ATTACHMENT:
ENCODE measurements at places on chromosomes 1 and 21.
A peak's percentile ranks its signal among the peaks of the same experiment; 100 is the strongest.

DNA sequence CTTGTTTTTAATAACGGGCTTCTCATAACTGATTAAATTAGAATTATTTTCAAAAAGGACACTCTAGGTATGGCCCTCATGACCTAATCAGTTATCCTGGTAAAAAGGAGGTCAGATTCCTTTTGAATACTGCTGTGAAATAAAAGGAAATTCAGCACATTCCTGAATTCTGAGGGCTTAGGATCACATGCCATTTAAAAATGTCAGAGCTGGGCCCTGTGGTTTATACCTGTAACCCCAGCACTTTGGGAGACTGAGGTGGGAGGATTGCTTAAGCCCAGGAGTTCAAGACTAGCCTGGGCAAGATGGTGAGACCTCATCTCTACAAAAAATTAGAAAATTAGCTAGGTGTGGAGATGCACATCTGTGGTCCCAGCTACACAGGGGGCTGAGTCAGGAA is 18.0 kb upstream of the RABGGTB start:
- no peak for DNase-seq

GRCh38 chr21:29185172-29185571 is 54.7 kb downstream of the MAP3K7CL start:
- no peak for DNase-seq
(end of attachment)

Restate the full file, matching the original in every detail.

ENCODE measurements at places on chromosomes 1 and 21.
A peak's percentile ranks its signal among the peaks of the same experiment; 100 is the strongest.

DNA sequence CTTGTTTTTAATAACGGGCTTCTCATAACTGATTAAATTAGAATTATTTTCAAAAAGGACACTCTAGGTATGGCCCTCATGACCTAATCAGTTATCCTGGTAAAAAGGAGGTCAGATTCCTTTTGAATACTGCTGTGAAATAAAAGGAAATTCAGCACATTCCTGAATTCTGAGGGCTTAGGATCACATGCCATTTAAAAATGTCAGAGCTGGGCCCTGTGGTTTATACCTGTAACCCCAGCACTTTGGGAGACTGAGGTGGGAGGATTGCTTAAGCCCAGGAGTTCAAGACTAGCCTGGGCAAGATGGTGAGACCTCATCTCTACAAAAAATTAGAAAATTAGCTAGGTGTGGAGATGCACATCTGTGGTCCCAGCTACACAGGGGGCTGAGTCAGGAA is 18.0 kb upstream of the RABGGTB start:
- no peak for DNase-seq

GRCh38 chr21:29185172-29185571 is 54.7 kb downstream of the MAP3K7CL start:
- no peak for DNase-seq